9. Brown, J. R., & Goolsbee, A. (2002). Does the Internet make markets more competitive? Evidence from the life insurance industry. Journal of Political Economy, 110(3), 481–507.Google Scholar
  10. Brown, C. H., Holman, E. W., Wichmann, S., & Velupillai, V. (2008). Automated classification of the world’s languages: A description of the method and preliminary results. STUF-Language Typology and Universals Sprachtypologie und Universalienforschung, 61(4), 285–308.Google Scholar
  11. Brun, J. F., Carrère, C., Guillaumont, P., & De Melo, J. (2005). Has distance died? Evidence from a panel gravity model. The World Bank Economic Review, 19(1), 99–120.Google Scholar
  12. Brynjolfsson, E., & Smith, M. D. (2000). Frictionless commerce? A comparison of Internet and conventional retailers. Management Science, 46(4), 563–585.Google Scholar
  13. Chen, H., Chiang, R. H., & Storey, V. C. (2012). Business intelligence and analytics: From big data to big impact. MIS Quarterly, 36(4), 1165–1188.Google Scholar
  14. Chiou, J. S., & Pan, L. Y. (2009). Antecedents of internet retailing loyalty: Differences between heavy versus light shoppers. Journal of Business and Psychology, 24(3), 327.Google Scholar
  15. Choi, E. K. (2002). Trade and the adoption of a universal language. International Review of Economics & Finance, 11(3), 265–275.Google Scholar
  16. Clemes, M. D., Gan, C., & Zhang, J. (2014). An empirical analysis of online shopping adoption in Beijing, China. Journal of Retailing and Consumer Services, 21(3), 364–375.Google Scholar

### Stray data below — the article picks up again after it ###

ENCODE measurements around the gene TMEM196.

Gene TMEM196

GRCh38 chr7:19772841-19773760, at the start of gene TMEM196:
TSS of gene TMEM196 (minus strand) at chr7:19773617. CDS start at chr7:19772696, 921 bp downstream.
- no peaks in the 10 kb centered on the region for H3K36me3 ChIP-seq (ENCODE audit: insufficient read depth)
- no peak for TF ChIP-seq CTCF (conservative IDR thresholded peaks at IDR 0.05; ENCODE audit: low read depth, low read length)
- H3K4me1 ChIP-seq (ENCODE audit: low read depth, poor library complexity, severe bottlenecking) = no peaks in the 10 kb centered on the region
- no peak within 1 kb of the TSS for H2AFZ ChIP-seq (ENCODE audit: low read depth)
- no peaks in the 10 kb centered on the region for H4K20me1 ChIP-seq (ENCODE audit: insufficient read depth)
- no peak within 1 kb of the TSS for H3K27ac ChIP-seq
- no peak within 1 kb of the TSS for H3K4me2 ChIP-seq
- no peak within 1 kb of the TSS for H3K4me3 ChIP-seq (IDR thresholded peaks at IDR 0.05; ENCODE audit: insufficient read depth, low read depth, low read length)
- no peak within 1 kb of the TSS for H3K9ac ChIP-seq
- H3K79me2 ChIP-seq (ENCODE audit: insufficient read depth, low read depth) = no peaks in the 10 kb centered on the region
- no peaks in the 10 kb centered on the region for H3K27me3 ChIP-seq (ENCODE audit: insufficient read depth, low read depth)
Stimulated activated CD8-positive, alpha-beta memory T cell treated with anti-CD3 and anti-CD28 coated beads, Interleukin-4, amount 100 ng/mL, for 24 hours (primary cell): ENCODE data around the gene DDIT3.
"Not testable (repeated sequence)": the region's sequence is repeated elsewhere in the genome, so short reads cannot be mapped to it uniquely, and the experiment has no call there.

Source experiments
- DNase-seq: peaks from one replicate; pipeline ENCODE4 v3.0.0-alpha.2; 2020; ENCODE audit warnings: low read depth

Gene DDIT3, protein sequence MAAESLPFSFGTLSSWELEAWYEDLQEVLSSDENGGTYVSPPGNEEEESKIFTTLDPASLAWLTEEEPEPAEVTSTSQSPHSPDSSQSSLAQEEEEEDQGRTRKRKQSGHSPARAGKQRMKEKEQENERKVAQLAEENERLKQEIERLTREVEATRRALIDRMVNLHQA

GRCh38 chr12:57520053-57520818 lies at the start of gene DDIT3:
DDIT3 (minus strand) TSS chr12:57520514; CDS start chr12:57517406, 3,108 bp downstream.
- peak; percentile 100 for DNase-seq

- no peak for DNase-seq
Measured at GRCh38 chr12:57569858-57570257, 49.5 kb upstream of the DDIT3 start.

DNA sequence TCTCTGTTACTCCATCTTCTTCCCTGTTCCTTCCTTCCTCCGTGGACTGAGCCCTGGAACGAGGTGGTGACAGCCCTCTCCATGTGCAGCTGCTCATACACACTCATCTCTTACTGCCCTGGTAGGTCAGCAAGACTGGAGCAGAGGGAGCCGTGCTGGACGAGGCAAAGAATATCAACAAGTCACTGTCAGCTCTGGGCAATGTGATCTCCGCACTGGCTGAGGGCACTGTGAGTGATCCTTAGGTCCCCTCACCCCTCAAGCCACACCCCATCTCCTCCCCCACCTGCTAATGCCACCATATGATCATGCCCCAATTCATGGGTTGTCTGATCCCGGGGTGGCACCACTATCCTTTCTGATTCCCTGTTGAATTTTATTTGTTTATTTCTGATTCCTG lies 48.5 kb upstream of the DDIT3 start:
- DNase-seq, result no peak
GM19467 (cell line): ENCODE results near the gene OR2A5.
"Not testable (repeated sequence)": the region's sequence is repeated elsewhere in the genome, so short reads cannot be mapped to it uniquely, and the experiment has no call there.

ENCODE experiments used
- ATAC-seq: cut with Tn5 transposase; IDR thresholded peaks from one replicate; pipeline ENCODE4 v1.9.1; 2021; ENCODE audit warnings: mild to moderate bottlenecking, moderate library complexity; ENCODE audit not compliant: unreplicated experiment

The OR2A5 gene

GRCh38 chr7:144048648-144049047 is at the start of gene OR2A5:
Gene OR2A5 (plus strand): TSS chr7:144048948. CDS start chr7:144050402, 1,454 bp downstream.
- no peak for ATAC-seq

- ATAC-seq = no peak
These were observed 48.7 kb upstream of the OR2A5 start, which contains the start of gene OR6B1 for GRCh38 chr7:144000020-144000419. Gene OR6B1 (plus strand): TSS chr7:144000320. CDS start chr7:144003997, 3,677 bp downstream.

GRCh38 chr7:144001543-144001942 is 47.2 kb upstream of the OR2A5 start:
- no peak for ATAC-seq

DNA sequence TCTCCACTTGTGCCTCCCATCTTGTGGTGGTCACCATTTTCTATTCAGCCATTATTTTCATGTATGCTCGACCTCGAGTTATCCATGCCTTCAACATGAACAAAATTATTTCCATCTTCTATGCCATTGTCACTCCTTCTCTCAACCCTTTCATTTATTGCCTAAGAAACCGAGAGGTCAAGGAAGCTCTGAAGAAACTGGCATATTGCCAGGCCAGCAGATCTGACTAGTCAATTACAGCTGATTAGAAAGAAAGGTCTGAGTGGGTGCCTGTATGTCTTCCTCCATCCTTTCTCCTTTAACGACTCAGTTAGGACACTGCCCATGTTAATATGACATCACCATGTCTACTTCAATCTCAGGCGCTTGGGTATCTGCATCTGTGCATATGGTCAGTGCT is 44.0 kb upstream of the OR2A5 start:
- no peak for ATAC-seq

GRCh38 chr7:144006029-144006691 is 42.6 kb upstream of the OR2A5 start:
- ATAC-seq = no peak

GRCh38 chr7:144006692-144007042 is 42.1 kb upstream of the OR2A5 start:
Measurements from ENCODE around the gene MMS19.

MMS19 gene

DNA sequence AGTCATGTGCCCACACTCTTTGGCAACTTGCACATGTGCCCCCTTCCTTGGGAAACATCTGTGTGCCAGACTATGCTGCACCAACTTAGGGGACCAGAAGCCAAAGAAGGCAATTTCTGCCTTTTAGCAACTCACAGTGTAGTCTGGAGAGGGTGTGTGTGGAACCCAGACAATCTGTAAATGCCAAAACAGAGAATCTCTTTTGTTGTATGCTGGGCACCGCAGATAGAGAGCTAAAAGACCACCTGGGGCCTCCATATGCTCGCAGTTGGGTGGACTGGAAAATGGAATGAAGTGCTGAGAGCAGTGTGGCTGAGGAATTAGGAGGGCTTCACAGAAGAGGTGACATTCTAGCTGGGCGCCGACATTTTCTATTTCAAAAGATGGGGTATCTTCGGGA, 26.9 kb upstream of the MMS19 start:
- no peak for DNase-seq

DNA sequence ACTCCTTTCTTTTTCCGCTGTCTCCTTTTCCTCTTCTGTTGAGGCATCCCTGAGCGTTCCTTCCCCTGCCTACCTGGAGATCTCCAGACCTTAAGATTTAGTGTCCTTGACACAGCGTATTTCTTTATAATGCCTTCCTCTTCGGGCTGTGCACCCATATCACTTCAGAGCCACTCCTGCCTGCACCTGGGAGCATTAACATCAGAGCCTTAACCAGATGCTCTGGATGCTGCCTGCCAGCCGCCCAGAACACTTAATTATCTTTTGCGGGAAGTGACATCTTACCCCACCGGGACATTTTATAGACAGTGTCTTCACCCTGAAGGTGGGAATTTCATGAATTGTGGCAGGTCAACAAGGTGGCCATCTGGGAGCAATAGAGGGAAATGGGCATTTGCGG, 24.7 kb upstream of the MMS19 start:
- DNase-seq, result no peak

17. Clemons, E. K., Hann, I. H., & Hitt, L. M. (2002). Price dispersion and differentiation in online travel: An empirical investigation. Management Science, 48(4), 534–549.Google Scholar
  18. Cremer, R., & Willes, M. J. (1998). The tongue of the tiger: Overcoming language barriers in international trade. Singapore: World Scientific.Google Scholar
  19. Crystal, D. (2012). English as a global language. Cambridge: Cambridge University Press.Google Scholar
  20. Deardorff, A. V. (2011). Determinants of bilateral trade: Does gravity work in a neoclassical world? In R. Stern (Ed.), Comparative advantage, growth, and the gains from trade and globalization: A Festschrift in honor of Alan V Deardorff (pp. 267–293). World Scientific.Google Scholar
  21. Degeratu, A. M., Rangaswamy, A., & Wu, J. (2000). Consumer choice behavior in online and traditional supermarkets: The effects of brand name, price, and other search attributes. International Journal of Research in Marketing, 17(1), 55–78.Google Scholar
  22. Egger, P. H., & Lassmann, A. (2012). The language effect in international trade: A meta-analysis. Economics Letters, 116(2), 221–224.Google Scholar
  23. Ellickson, P. B. (2013). Supermarkets as a natural oligopoly. Economic Inquiry, 51(2), 1142–1154.Google Scholar
  24. Ellickson, P. B., Houghton, S., & Timmins, C. (2010). Estimating network economies in retail chains: A revealed preference approach. NBER Working Paper No. 15832.Google Scholar